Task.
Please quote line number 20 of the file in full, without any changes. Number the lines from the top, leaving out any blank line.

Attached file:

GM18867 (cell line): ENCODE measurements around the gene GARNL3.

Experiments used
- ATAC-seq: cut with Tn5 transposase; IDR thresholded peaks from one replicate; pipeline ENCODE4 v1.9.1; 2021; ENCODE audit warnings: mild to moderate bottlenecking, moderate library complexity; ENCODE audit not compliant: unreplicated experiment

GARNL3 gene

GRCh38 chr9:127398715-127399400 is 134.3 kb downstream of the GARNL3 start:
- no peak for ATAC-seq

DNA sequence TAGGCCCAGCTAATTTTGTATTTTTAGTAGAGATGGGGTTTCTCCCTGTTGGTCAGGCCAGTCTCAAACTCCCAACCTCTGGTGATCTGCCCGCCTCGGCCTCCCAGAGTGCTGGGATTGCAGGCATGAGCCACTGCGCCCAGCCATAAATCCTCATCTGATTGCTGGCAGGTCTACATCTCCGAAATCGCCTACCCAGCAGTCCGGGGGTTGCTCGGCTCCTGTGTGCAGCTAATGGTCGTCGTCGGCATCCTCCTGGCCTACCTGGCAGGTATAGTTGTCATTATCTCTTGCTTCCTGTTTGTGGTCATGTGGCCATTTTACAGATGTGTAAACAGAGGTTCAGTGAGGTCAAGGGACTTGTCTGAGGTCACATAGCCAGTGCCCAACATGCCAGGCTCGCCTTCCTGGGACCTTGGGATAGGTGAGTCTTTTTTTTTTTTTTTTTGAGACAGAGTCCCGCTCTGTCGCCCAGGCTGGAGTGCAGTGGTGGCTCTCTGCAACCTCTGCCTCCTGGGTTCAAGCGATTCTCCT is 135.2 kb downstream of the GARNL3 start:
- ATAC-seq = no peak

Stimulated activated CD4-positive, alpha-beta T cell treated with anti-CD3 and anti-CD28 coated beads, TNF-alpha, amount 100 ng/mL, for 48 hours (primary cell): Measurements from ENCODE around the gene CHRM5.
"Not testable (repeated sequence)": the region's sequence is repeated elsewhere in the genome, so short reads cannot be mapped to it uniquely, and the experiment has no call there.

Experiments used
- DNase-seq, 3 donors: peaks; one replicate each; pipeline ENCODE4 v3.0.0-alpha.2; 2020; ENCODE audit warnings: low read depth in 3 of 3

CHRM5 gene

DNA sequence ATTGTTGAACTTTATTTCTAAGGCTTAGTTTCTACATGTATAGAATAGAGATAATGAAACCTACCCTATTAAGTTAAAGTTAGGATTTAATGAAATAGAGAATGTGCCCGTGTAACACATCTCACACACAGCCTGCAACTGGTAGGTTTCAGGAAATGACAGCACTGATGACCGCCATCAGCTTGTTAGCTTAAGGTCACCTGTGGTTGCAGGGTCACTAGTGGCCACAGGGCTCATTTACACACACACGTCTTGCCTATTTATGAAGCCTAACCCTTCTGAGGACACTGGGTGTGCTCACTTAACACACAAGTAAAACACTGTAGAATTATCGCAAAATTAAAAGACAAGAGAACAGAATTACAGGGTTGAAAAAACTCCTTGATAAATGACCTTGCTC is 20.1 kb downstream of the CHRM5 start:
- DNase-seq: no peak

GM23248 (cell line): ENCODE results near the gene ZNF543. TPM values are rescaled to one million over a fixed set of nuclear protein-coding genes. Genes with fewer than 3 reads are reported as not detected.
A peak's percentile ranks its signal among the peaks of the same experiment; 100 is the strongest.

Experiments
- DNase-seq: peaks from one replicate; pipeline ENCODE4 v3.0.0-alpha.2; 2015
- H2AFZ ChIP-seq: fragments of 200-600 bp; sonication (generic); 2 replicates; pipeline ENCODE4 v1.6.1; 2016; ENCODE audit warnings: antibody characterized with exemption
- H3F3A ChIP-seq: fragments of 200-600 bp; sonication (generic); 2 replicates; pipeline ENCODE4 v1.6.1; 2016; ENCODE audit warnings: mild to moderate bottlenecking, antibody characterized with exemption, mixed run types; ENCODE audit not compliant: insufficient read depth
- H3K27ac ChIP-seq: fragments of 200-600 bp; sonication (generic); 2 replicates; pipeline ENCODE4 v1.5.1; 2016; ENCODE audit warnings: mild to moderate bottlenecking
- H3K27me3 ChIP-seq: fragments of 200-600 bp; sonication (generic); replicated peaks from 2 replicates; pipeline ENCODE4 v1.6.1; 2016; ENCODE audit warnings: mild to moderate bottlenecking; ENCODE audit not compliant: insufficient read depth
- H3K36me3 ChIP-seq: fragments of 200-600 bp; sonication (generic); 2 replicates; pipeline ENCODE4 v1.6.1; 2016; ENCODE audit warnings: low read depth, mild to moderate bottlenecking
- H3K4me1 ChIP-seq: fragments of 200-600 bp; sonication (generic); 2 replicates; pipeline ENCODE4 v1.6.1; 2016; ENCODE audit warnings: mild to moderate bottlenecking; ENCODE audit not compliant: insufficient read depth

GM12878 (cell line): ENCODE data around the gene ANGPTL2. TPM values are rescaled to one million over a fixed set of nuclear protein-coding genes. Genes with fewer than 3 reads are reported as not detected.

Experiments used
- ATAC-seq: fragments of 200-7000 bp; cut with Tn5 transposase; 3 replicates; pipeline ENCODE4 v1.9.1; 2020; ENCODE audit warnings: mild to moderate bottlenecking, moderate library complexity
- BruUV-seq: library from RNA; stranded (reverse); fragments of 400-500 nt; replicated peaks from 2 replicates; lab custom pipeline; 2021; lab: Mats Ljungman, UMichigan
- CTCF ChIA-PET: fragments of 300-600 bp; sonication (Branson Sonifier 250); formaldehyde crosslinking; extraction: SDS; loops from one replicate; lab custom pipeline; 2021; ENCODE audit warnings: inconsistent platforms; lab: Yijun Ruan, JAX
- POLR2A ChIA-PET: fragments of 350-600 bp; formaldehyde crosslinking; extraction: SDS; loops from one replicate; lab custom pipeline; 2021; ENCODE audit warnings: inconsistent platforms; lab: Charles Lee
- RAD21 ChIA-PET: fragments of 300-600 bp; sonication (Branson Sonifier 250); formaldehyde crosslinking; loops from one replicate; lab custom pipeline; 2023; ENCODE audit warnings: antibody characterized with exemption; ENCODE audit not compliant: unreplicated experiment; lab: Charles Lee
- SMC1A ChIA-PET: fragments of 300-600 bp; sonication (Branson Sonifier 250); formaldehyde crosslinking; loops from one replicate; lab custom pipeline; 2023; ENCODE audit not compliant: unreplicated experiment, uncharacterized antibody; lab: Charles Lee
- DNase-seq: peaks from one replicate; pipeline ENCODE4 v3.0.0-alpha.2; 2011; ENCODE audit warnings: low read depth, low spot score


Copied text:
- H2AFZ ChIP-seq: fragments of 200-600 bp; sonication (generic); 2 replicates; pipeline ENCODE4 v1.6.1; 2016; ENCODE audit warnings: antibody characterized with exemption